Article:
You know that feeling of excitement when you see the delivery person dropping off a cardboard box at your doorstep? Imagine just a few years into the future, looking up to the sky to see a little flying robot descending upon your home – package in tow – and then watching as it loosens its robotic grip to gently place that cardboard box on your stoop. No delivery driver in sight. Just a blinking, speedy, aerial drone that is now handling last-mile delivery to ensure that package arrived at its final destination in record time.
Now that’s an exciting feeling – and one we can all look forward to in the near future.
Retailers are expected to transform the way they handle last-mile delivery. As delivery vans often get stalled in traffic, use up costly fossil fuels, and contribute to carbon emissions, more retailers are pursuing aerial drones to get goods more efficiently into consumers’ hands.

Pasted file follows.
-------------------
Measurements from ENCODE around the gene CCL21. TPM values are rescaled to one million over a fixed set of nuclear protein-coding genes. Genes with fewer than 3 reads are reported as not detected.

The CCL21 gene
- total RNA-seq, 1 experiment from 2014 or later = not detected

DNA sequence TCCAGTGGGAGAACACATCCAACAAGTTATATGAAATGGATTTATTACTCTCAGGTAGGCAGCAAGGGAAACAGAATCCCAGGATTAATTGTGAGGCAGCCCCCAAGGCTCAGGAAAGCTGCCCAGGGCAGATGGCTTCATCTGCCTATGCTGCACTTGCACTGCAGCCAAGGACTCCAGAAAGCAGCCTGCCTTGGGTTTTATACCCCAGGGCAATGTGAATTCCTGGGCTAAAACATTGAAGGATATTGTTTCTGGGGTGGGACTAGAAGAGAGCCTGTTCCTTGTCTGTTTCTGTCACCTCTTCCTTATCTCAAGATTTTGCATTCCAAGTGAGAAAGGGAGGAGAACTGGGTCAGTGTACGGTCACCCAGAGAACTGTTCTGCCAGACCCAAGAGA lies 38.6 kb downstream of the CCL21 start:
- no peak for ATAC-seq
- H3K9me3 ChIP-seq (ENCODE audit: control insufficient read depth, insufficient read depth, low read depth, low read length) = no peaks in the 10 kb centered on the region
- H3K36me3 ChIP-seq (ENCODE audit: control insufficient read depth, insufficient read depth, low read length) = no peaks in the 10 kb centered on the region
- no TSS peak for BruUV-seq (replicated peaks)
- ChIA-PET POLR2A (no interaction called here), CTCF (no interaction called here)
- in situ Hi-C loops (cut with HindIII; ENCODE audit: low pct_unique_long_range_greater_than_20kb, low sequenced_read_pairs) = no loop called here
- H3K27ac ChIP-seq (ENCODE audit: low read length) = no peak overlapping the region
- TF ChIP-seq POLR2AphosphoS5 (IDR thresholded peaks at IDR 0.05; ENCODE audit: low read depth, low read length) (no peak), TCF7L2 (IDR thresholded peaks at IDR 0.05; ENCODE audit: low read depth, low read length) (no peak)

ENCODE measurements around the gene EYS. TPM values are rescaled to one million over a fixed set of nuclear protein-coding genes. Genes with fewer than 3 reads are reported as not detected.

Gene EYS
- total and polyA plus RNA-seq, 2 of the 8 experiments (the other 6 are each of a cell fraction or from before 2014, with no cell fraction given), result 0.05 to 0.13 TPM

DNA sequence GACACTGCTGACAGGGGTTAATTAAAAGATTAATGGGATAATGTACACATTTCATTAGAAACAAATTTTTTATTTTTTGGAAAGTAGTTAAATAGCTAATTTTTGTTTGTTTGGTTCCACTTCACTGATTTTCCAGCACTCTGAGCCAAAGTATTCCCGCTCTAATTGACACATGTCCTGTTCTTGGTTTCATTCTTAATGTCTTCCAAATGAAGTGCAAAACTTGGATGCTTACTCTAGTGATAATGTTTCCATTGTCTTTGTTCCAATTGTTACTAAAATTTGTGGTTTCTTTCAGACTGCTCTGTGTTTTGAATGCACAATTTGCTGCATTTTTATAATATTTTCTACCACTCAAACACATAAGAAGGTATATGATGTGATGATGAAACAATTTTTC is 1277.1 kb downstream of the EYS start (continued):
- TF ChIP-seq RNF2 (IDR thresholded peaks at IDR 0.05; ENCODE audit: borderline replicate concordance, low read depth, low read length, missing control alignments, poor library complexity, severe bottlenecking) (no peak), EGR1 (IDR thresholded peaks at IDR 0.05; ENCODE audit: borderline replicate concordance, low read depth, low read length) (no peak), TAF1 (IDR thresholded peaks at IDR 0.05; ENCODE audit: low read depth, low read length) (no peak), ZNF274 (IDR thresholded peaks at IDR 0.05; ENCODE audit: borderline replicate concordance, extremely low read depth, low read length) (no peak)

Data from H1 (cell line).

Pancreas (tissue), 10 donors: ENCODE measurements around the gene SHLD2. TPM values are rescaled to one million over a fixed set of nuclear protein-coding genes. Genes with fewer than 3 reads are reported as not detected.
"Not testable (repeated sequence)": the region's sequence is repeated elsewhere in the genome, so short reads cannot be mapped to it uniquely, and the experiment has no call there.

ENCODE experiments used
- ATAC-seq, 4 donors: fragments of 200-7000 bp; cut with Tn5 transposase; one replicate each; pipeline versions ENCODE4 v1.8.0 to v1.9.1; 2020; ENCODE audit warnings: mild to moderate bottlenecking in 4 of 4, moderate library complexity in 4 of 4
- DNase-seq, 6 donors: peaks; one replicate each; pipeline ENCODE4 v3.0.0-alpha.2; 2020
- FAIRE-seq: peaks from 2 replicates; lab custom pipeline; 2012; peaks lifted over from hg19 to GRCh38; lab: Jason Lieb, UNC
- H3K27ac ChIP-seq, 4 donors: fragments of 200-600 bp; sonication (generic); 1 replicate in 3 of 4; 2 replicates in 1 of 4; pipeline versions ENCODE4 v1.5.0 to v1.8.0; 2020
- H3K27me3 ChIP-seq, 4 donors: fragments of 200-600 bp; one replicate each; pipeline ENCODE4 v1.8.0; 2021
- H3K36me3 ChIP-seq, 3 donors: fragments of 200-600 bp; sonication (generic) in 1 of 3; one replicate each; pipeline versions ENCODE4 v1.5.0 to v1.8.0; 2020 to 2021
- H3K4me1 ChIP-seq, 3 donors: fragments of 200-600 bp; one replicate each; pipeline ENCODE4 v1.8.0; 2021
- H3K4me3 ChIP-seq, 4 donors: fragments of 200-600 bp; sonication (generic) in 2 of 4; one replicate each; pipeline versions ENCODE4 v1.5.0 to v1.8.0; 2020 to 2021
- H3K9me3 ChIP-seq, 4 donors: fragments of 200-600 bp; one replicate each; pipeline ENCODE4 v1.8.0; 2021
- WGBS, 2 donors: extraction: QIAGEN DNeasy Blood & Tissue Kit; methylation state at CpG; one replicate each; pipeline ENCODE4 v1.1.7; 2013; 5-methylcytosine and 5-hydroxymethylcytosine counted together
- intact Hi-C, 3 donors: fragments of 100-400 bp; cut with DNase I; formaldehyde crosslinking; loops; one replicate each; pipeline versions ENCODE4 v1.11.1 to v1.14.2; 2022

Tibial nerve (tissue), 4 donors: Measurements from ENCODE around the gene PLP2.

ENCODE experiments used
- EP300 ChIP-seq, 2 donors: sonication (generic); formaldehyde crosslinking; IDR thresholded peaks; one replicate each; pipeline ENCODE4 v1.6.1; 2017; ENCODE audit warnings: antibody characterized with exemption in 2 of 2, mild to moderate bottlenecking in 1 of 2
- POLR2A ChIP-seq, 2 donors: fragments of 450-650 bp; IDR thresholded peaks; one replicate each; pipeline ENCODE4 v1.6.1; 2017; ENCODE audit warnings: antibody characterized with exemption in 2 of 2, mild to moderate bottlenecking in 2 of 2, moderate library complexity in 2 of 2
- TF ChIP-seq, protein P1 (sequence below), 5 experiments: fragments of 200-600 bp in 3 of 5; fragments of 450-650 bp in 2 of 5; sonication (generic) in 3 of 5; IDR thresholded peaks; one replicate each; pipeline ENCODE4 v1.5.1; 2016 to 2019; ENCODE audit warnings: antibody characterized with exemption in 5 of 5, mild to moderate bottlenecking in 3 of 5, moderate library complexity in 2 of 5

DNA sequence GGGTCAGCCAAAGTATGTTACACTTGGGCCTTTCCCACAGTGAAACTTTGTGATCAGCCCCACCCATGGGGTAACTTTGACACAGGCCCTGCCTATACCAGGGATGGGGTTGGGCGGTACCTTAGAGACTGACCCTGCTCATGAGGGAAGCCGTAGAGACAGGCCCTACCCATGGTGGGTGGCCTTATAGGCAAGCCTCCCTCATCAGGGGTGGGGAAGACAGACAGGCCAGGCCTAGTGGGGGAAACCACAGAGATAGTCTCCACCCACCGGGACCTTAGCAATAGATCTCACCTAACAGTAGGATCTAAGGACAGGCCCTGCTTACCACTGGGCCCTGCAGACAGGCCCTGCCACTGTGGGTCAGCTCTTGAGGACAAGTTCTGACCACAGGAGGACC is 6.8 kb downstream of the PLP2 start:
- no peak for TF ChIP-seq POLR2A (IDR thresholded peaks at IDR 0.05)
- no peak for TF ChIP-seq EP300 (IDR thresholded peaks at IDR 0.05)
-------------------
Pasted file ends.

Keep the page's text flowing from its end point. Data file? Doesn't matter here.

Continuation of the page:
Drones represent a new frontier for fast, convenient, and low-emissions logistics. Though delivery drones rarely roam today’s skies, both startups and legacy retailers are devoting time and resources to developing this space.
While delivery drones are bringing the brightest aeronautical engineers and artificial intelligence (AI) programmers into the retail industry, this phenomenon is not without its challenges. Commercial drone operators must submit to a lengthy Federal Aviation Administration (FAA) approval process and are constantly thrown challenges, from weather and privacy concerns to delivery site obstacles.
Still, companies continue to push for the wider use of delivery drones, and retailers looking to future proof their business understand drones have more to offer than just last-mile delivery solutions. Customer expectations for two-day and next-day shipping have emphasized the need for a more efficient warehouse, and aerial drones are playing an important role there too, keeping hubs running smoothly. Robotics companies are already focused on leveraging autonomous drones to help warehouses with inventory management, according to TechCrunch, and new start-ups in this space are attracting serious attention.
As retailers work constantly to streamline product distribution, it’s time to consider what a new drone logistics subsector could look like.